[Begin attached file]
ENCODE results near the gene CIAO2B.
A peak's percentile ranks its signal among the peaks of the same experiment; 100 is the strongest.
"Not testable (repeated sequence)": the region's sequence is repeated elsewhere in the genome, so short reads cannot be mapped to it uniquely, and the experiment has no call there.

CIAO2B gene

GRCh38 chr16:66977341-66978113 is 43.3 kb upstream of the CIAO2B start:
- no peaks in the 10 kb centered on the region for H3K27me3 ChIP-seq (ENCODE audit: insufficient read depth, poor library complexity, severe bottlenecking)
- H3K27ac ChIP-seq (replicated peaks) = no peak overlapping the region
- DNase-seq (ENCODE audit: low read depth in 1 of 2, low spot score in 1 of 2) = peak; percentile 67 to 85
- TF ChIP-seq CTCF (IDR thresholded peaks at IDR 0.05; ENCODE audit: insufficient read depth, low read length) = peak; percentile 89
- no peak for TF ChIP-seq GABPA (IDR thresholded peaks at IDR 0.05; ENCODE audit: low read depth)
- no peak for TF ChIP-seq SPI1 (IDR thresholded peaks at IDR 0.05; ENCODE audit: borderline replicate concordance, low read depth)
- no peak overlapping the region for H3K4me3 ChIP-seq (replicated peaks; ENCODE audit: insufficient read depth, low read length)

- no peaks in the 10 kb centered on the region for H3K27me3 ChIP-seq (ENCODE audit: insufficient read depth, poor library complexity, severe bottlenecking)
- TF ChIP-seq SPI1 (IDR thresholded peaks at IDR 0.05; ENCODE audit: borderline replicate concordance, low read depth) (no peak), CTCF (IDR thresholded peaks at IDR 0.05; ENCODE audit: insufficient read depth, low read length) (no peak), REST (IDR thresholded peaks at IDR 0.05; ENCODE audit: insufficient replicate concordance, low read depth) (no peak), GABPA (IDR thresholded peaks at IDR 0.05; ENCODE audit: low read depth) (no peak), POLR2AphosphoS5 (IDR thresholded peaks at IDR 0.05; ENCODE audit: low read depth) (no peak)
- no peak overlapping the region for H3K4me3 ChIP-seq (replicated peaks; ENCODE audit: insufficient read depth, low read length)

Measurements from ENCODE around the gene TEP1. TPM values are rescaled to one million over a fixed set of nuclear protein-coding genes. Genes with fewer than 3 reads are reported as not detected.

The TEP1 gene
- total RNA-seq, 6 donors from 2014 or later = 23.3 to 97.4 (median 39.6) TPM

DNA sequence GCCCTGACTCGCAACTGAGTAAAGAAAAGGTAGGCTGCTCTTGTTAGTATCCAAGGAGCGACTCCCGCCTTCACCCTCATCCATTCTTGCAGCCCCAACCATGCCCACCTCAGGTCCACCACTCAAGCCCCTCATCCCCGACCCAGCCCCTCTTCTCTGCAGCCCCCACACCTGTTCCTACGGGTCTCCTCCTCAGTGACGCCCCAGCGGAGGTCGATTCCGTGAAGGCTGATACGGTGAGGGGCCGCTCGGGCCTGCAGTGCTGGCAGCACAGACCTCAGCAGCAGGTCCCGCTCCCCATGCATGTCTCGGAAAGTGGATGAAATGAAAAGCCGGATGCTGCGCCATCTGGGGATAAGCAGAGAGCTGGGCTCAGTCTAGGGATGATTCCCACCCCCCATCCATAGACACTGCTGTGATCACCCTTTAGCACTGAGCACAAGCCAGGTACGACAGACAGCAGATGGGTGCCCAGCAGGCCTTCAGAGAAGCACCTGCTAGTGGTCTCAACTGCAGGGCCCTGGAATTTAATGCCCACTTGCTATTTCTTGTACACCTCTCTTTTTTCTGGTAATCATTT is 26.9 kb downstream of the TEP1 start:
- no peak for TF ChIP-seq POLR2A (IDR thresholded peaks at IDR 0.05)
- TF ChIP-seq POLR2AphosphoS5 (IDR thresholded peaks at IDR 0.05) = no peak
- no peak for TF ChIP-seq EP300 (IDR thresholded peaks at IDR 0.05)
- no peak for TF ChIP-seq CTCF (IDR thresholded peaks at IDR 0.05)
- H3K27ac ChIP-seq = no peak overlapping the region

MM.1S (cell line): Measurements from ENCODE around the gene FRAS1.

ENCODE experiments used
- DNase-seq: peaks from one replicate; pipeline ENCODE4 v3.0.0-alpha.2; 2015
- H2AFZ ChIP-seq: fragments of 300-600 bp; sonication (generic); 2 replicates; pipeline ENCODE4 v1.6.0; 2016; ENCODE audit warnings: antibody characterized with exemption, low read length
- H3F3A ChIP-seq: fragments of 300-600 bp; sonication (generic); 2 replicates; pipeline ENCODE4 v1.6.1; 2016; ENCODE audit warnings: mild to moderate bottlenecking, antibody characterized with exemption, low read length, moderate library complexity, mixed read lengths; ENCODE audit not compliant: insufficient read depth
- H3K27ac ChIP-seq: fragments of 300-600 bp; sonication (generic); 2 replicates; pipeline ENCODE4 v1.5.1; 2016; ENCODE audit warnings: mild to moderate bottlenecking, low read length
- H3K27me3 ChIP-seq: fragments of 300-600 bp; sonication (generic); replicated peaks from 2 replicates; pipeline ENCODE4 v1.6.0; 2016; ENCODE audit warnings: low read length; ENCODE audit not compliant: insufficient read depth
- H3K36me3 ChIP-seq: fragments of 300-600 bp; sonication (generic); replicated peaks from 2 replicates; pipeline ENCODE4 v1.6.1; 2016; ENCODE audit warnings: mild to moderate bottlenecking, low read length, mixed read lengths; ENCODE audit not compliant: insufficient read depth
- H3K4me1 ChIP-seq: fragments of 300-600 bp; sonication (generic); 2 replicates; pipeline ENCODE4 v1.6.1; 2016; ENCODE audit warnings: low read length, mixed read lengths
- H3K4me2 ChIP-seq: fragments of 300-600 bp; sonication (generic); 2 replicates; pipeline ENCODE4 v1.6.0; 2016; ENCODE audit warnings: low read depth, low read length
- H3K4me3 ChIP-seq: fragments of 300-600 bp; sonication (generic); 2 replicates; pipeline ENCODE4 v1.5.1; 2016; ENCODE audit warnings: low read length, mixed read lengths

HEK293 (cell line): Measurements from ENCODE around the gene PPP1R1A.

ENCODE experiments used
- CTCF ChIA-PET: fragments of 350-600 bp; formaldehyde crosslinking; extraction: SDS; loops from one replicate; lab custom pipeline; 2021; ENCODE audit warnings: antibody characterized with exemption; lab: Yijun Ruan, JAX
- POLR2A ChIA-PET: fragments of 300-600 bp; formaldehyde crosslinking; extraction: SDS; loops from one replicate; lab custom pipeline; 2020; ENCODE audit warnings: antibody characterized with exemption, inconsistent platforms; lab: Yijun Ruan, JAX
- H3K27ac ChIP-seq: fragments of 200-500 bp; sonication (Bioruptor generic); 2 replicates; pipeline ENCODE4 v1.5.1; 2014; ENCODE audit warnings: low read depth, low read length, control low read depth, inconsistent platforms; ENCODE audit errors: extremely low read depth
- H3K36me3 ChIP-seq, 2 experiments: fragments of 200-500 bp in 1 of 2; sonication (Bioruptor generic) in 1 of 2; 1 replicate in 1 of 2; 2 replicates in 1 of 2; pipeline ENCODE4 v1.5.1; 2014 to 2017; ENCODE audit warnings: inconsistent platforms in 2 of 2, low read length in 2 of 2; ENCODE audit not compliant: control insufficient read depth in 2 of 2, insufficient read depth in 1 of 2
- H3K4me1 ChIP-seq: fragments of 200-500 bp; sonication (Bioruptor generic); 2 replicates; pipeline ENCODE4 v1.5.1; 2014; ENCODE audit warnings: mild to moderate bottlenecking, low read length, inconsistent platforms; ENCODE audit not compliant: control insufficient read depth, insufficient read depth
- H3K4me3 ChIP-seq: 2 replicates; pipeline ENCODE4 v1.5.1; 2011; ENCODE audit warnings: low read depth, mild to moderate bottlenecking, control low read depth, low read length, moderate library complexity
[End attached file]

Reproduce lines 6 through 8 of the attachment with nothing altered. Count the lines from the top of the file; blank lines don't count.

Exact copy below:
- no peaks in the 10 kb centered on the region for H3K27me3 ChIP-seq (ENCODE audit: insufficient read depth, poor library complexity, severe bottlenecking)
- H3K27ac ChIP-seq (replicated peaks) = no peak overlapping the region
- DNase-seq (ENCODE audit: low read depth in 1 of 2, low spot score in 1 of 2) = peak; percentile 67 to 85